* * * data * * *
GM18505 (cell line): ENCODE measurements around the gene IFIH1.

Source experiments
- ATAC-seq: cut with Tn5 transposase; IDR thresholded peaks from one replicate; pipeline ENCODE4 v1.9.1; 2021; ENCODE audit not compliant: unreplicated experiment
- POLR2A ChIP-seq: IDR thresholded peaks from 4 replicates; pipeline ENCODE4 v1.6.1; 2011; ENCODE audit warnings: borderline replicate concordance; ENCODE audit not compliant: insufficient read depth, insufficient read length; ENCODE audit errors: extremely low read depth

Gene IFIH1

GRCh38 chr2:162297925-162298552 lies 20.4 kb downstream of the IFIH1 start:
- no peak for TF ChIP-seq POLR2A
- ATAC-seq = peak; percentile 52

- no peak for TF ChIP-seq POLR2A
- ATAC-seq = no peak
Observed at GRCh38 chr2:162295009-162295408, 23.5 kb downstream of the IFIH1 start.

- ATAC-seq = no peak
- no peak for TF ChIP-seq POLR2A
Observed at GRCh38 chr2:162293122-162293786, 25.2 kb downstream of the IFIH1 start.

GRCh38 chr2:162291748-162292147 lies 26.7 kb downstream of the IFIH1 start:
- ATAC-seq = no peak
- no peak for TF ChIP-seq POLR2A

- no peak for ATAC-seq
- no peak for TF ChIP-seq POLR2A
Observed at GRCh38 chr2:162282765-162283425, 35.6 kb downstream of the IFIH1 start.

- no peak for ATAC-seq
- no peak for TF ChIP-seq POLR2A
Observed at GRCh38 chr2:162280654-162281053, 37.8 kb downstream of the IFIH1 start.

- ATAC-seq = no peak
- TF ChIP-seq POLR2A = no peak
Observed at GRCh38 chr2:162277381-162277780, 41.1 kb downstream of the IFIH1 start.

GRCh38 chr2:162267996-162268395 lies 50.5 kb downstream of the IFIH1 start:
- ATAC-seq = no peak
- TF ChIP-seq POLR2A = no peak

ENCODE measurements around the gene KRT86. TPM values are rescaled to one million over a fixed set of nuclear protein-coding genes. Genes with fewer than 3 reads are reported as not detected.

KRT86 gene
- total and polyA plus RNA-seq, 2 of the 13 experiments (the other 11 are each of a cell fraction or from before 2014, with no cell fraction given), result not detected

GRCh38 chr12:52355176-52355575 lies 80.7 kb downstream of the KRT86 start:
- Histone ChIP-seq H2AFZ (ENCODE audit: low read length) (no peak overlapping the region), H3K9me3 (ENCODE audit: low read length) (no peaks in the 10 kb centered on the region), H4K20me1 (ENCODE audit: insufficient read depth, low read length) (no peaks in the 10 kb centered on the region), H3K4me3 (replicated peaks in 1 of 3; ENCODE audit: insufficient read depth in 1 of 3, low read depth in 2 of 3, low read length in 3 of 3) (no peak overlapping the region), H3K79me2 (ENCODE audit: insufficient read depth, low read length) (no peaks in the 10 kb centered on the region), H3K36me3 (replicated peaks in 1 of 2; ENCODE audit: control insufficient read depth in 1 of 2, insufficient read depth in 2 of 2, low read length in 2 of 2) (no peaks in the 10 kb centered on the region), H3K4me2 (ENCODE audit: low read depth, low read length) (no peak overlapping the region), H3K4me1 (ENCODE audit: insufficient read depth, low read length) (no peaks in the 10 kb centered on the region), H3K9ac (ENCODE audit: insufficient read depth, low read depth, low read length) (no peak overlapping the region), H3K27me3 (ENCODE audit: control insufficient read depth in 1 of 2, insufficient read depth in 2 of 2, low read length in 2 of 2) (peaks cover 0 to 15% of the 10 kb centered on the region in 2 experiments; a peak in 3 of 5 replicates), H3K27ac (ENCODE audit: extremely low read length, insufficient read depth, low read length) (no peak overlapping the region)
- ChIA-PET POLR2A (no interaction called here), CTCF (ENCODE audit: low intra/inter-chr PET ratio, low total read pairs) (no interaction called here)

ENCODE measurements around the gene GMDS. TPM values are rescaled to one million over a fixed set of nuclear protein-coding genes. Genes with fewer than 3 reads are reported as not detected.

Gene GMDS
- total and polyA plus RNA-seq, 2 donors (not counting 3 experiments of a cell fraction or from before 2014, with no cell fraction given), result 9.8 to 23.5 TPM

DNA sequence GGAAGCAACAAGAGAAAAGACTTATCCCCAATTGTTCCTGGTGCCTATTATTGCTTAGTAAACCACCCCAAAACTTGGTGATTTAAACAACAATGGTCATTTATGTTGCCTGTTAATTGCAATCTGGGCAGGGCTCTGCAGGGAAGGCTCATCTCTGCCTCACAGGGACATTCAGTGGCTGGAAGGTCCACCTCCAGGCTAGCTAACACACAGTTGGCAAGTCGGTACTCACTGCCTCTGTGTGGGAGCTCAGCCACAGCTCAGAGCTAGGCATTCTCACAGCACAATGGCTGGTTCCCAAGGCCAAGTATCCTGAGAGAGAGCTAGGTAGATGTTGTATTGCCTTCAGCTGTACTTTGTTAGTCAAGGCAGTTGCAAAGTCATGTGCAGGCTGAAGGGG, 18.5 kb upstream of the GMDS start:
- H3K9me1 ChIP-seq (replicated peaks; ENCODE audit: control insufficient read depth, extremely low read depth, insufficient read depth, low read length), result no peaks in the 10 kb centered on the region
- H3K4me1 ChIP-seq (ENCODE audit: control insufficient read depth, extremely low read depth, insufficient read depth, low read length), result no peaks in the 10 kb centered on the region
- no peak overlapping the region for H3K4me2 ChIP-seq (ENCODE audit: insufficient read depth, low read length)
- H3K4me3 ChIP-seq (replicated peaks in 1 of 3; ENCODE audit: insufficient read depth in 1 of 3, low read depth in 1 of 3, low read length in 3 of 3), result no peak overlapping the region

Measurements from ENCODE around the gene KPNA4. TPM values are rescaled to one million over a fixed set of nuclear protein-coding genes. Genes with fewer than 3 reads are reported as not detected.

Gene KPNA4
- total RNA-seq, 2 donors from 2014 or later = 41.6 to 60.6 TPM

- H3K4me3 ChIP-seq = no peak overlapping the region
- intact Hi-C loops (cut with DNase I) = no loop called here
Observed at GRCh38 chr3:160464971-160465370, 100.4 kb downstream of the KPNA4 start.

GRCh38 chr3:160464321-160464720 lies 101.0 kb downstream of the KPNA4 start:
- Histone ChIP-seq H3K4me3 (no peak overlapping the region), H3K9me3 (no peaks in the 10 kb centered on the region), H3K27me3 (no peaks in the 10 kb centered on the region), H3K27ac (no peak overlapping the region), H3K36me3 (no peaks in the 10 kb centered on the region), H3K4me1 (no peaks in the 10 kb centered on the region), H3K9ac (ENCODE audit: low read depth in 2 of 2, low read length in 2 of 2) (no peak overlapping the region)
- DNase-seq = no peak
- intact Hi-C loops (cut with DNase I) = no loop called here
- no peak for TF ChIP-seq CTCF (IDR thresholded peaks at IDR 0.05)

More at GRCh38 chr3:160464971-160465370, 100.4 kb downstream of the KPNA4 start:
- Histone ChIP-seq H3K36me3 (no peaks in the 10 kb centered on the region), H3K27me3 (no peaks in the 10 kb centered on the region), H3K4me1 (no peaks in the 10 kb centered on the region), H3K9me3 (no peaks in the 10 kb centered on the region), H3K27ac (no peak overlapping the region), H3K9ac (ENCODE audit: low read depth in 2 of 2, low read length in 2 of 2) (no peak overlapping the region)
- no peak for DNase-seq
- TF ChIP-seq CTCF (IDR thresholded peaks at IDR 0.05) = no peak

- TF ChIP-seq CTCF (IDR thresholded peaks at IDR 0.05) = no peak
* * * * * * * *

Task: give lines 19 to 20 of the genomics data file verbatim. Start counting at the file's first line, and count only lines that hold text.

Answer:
- no peak for TF ChIP-seq POLR2A
Observed at GRCh38 chr2:162282765-162283425, 35.6 kb downstream of the IFIH1 start.